This determination was not contrary to or an unreasonable application of clearly established Supreme Court precedent. See 28 U.S.C. § 2254(d)(1). Although the trial court refused to allow Jackson to question the venire panel about his specific defense or its underlying facts, the trial judge did give him latitude to ask the panel whether they would believe the testimony of psychologists or psychiatrists. And Jackson's counsel did ask the prospective jurors whether they would give credit or weight to psychology and psychiatry experts and whether they would follow the instructions. Jackson, therefore, did have an opportunity to ascertain bias or prejudice on the part of the prospective jurors. Cf. Sellers v. Ward, 135 F.3d 1333, 1341-42 (10th Cir. 1998) (upholding trial court's refusal to allow defendant to ask prospective jurors if they would find specific facts mitigating); McQueen v. Scroggy, 99 F.3d 1302, 1328-29 (6th Cir. 1996) (upholding trial court's refusal to allow specific question concerning intoxication as mitigating evidence because it implicated legal standard and when counsel was able to ask other questions concerning juror's attitudes concerning alcohol). Further, the permitted questioning was sufficient to allow Jackson to exercise intelligently his peremptory challenges.

Even assuming additional questions may have been helpful, in light of the high standards set by the Supreme Court cases and the great amount of deference given to trial courts, Jackson has not met his burden of showing the trial court unconstitutionally restricted his voir dire by refusing to allow him to question the prospective jurors about intoxication, thereby rendering his trial fundamentally unfair. See Mu'Min, 500 U.S. at 425-26; Neely, 149 F.3d at 1084. Accordingly, the OCCA's determination was not contrary to or an unreasonable application of clearly established Supreme Court precedent. See 28 U.S.C. § 2254(d)(1).

The judgment of the United States District Court for the Western District of Oklahoma is AFFIRMED.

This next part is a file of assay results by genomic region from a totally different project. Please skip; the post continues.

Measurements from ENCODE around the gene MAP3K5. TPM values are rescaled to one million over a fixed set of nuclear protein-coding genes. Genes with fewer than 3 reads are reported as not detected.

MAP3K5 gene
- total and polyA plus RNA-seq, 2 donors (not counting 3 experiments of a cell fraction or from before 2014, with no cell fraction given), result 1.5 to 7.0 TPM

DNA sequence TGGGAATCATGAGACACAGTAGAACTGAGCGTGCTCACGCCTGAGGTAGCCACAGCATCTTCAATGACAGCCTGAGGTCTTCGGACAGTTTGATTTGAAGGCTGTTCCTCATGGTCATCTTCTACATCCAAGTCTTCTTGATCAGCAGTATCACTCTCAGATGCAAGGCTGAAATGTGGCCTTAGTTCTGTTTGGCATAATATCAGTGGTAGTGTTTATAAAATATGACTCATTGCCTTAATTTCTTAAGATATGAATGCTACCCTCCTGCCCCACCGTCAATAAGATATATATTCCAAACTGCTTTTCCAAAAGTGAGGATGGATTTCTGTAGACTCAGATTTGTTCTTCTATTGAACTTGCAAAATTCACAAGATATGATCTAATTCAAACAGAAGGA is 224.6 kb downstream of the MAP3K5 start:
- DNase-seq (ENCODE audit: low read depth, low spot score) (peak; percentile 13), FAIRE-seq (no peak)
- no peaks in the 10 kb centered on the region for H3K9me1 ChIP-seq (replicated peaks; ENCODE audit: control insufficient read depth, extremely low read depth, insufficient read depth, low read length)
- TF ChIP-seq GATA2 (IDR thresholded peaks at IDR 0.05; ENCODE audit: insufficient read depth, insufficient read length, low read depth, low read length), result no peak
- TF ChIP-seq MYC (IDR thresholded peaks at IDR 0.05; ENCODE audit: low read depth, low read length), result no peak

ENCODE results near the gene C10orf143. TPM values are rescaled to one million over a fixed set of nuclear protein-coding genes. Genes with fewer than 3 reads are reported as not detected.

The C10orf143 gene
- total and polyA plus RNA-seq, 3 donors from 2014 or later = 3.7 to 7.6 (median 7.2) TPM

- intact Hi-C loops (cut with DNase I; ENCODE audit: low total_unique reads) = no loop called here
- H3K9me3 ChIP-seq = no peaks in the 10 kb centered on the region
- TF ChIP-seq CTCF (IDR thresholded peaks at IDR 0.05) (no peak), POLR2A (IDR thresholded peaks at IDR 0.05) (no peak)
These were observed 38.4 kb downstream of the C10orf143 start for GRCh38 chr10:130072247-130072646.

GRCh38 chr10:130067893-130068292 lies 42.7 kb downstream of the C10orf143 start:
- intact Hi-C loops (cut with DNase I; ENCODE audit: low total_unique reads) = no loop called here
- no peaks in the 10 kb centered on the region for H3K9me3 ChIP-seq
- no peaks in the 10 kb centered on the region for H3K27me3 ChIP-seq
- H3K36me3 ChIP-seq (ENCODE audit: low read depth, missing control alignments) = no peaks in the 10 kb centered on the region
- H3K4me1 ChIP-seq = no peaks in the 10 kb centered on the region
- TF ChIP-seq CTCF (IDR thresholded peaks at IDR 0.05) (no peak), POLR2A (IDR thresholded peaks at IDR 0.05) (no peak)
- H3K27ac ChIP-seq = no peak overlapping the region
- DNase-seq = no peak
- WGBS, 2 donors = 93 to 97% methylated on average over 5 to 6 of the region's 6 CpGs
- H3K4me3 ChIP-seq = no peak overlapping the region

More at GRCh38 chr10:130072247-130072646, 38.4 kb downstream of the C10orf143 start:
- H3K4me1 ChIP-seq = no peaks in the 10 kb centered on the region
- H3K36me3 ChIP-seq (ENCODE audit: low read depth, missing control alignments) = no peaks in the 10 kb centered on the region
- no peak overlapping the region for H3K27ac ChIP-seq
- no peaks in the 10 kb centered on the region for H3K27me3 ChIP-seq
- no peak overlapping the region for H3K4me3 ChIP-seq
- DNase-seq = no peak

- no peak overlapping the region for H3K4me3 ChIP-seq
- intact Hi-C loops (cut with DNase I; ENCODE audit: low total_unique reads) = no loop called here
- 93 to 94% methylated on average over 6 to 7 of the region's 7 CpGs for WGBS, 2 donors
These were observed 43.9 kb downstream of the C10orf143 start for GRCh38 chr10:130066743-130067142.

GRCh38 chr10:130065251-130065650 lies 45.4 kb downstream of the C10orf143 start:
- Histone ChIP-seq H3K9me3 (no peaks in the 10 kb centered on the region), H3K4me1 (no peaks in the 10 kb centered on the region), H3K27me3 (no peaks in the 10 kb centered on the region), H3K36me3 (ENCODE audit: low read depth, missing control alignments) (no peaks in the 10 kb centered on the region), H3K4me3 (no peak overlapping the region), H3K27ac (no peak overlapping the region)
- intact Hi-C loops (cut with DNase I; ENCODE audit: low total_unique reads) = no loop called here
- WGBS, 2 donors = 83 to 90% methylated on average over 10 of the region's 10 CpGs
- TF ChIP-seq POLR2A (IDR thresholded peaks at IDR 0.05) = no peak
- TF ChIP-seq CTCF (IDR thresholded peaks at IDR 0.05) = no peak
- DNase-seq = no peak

Entered for the Court

Michael R. Murphy

Circuit Judge

Click footnote number to return to corresponding location in the text.

*. This order and judgment is not binding precedent, except under the doctrines of law of the case, res judicata, and collateral estoppel. The court generally disfavors the citation of orders and judgments; nevertheless, an order and judgment may be cited under the terms and conditions of 10th Cir. R. 36.3.

1. To support an intoxication instruction, Jackson cites Mathews v. United States, 485 U.S. 58, 63 (1988), which held that "[a]s a general proposition a defendant is entitled to an instruction as to any recognized defense for which there exists evidence sufficient for a reasonable jury to find in his favor." The decision in Mathews, however, was not based on the Constitution or federal habeas corpus principles. Rather, it was based on federal common law and rules and the Supreme Court's supervisory power over direct appeals. We therefore conclude the holding in Mathews does not control this habeas case.

2. This court does not "reexamine state-court determinations on state-law questions;" rather, this court "is limited to deciding whether [Jackson's] conviction violated the Constitution, laws or treaties of the United States." See Estelle v. McGuire, 502 U.S. 62, 67-68 (1991); see also King v. Champion, 55 F.3d 522, 527 (10th Cir. 1995) ("This court may not correct errors of state law made by state courts.").

3. Jackson submits the OCCA's disbelief of his defense caused the court to engage in review held erroneous in Hogan v. Gibson, 197 F.3d 1297 (10th Cir. 1999). Hogan, however, is distinguishable. In that case, the OCCA determined a lesser included offense instruction was unnecessary because sufficient evidence supported the malice murder conviction. Id. at 1305. This court held that determination did not satisfy the requirements of Beck v. Alabama, 447 U.S. 625, 627 (1980), which requires a court instead to decide whether the defendant presented sufficient evidence to warrant giving a lesser included offense instruction. Hogan, 197 F.3d at 1305-06. Unlike in Hogan, the OCCA in this case did assess whether Jackson presented sufficient evidence to warrant intoxication instructions. See Jackson, 964 P.2d at 892.